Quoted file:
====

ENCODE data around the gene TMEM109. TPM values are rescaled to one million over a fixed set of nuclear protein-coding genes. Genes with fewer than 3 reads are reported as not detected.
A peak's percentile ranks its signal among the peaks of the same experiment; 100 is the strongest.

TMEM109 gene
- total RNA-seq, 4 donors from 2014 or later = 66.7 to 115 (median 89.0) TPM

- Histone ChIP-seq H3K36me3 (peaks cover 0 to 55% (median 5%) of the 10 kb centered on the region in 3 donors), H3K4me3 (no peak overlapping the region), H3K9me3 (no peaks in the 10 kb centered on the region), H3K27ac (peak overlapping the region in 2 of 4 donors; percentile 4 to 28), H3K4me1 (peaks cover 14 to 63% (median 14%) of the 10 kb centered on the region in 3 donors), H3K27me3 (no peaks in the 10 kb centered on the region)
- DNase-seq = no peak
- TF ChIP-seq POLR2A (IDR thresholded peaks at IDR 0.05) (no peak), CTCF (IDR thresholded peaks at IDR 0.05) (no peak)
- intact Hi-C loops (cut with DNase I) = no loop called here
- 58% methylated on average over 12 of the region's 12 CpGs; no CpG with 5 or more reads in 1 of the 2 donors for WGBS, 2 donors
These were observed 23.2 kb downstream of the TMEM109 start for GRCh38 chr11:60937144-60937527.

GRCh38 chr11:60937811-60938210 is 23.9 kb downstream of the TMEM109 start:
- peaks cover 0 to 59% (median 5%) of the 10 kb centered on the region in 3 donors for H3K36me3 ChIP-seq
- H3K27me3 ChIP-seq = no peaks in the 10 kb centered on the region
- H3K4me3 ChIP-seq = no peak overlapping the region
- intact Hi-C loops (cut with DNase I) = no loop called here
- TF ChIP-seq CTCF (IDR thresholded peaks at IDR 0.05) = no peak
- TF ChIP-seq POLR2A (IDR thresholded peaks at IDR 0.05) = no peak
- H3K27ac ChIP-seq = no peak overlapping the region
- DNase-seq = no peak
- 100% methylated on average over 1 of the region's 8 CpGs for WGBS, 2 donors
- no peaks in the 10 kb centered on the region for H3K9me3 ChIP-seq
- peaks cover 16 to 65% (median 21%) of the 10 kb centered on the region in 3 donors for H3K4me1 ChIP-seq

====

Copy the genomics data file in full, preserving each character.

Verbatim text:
ENCODE data around the gene TMEM109. TPM values are rescaled to one million over a fixed set of nuclear protein-coding genes. Genes with fewer than 3 reads are reported as not detected.
A peak's percentile ranks its signal among the peaks of the same experiment; 100 is the strongest.

TMEM109 gene
- total RNA-seq, 4 donors from 2014 or later = 66.7 to 115 (median 89.0) TPM

- Histone ChIP-seq H3K36me3 (peaks cover 0 to 55% (median 5%) of the 10 kb centered on the region in 3 donors), H3K4me3 (no peak overlapping the region), H3K9me3 (no peaks in the 10 kb centered on the region), H3K27ac (peak overlapping the region in 2 of 4 donors; percentile 4 to 28), H3K4me1 (peaks cover 14 to 63% (median 14%) of the 10 kb centered on the region in 3 donors), H3K27me3 (no peaks in the 10 kb centered on the region)
- DNase-seq = no peak
- TF ChIP-seq POLR2A (IDR thresholded peaks at IDR 0.05) (no peak), CTCF (IDR thresholded peaks at IDR 0.05) (no peak)
- intact Hi-C loops (cut with DNase I) = no loop called here
- 58% methylated on average over 12 of the region's 12 CpGs; no CpG with 5 or more reads in 1 of the 2 donors for WGBS, 2 donors
These were observed 23.2 kb downstream of the TMEM109 start for GRCh38 chr11:60937144-60937527.

GRCh38 chr11:60937811-60938210 is 23.9 kb downstream of the TMEM109 start:
- peaks cover 0 to 59% (median 5%) of the 10 kb centered on the region in 3 donors for H3K36me3 ChIP-seq
- H3K27me3 ChIP-seq = no peaks in the 10 kb centered on the region
- H3K4me3 ChIP-seq = no peak overlapping the region
- intact Hi-C loops (cut with DNase I) = no loop called here
- TF ChIP-seq CTCF (IDR thresholded peaks at IDR 0.05) = no peak
- TF ChIP-seq POLR2A (IDR thresholded peaks at IDR 0.05) = no peak
- H3K27ac ChIP-seq = no peak overlapping the region
- DNase-seq = no peak
- 100% methylated on average over 1 of the region's 8 CpGs for WGBS, 2 donors
- no peaks in the 10 kb centered on the region for H3K9me3 ChIP-seq
- peaks cover 16 to 65% (median 21%) of the 10 kb centered on the region in 3 donors for H3K4me1 ChIP-seq